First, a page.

It is no wonder that, with this concept in mind, many from the group have found a “kindred spirit” in eastern orthodox Christianity. Some people after staying with the group for a short time would eventually find their way to the Church later in life and end up joining a local parish community.
Perhaps the most successful creative endeavor that was to come from the religious journey of this group of individuals is an annual music festival that occurs once a year over the Fourth of July weekend.
Within many protestant circles the Cornerstone Music Festival is that time once a year when people travel from all over the country to a little unknown town in Illinois to meet, fellowship and pray with like-minded believers without fear of judgment or even raised eyebrows.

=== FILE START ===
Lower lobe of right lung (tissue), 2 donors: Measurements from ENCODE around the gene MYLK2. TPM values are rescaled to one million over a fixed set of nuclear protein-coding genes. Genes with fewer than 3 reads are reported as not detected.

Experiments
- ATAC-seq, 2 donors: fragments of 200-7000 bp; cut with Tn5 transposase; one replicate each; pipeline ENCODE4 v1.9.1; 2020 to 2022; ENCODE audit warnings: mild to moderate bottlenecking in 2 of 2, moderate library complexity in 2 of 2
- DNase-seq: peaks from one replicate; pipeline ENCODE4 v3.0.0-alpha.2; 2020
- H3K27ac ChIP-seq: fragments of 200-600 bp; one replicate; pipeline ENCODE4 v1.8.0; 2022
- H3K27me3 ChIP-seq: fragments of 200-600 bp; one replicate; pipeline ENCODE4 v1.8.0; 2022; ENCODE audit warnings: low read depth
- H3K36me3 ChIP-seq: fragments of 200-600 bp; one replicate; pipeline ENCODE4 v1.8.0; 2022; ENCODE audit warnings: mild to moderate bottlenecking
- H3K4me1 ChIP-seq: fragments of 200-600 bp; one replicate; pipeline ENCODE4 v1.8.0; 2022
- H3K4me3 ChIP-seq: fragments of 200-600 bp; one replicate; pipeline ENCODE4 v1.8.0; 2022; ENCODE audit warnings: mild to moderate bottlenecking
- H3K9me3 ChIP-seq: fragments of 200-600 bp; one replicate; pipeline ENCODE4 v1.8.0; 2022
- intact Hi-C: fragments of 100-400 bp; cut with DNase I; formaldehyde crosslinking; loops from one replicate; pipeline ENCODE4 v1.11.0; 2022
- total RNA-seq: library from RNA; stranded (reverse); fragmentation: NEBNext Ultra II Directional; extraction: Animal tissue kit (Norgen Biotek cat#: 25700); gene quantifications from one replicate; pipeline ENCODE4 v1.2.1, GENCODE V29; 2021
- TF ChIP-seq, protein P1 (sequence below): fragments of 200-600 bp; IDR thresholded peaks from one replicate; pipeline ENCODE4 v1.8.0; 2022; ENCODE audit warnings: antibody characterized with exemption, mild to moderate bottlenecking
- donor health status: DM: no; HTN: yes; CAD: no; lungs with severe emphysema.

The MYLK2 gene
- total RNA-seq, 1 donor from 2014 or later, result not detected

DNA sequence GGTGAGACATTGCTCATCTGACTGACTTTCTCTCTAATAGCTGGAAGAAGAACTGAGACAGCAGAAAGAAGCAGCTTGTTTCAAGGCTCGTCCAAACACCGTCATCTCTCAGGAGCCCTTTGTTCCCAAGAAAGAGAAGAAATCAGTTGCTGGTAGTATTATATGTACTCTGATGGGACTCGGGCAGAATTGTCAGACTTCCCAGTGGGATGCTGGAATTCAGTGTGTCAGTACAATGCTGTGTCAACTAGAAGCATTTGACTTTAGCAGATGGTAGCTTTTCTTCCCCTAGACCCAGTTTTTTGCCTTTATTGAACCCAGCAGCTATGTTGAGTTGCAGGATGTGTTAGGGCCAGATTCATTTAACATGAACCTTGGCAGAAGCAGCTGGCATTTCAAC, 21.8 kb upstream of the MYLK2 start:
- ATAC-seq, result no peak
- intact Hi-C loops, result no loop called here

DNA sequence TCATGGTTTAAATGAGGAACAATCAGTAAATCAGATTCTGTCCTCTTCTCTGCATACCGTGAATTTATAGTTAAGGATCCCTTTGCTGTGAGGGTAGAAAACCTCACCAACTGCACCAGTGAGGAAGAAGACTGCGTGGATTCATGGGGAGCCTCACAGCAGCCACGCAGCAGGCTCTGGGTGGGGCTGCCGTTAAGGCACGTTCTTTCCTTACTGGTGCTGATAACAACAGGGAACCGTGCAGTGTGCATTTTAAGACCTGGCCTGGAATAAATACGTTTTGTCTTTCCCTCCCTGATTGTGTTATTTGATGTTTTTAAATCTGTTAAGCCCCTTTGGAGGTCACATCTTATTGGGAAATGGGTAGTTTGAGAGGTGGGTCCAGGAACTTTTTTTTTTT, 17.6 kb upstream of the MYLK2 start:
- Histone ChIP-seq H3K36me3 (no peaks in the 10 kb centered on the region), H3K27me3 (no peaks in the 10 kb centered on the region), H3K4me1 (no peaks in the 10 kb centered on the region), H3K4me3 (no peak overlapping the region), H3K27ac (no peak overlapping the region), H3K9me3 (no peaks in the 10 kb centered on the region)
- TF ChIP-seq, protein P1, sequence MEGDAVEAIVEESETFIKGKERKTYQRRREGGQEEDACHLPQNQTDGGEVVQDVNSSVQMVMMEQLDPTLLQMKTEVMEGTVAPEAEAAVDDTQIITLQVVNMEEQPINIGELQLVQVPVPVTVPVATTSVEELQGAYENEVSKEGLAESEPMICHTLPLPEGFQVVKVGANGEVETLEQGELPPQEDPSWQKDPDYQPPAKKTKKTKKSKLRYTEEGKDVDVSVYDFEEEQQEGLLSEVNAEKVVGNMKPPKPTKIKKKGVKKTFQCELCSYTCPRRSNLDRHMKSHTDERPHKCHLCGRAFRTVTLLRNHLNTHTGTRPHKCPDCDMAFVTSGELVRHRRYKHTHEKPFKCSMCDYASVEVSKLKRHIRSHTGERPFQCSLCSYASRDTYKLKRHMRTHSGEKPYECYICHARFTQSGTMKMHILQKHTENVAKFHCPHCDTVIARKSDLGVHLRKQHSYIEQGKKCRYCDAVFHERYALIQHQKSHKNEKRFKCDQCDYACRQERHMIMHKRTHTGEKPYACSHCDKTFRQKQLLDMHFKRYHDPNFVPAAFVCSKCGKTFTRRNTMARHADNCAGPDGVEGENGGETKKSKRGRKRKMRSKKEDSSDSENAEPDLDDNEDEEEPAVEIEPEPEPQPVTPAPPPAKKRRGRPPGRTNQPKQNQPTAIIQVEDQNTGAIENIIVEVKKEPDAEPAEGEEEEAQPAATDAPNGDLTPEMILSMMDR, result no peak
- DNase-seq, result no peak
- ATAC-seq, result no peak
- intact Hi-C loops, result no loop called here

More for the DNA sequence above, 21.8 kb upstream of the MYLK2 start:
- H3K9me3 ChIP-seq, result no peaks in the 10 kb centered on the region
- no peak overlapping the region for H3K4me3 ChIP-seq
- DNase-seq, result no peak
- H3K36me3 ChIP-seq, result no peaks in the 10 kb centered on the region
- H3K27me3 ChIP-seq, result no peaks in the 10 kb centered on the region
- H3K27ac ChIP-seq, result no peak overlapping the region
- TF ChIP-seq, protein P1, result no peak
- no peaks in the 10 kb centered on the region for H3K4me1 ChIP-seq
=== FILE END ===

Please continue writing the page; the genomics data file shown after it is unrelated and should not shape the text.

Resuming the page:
A more detailed account of the festivals history as well as a link to this most recent Cornerstone 2011 has been provided.
The idea of an Orthodox presence at the Cornerstone Festival is not a new one. This year is also not the first time that Orthodox Christianity has provided outreach to the tens of thousands of people who attend this celebration every year.
The Death to the World organization has been a presence in past years and has been very successful with packaging Orthodox Christianity in a form that is appealing to young people from a more “counter cultural” demographic. This particular year due largely to financial constraints the group was unable to participate in the outreach. They did however provide us with the ability to distribute the small magazine that they handed out each year to hundreds of interested young people. Many of the people we spoke with asked specifically for the magazine, a true testament to the success of the many years of hard and sometimes thankless work on their part.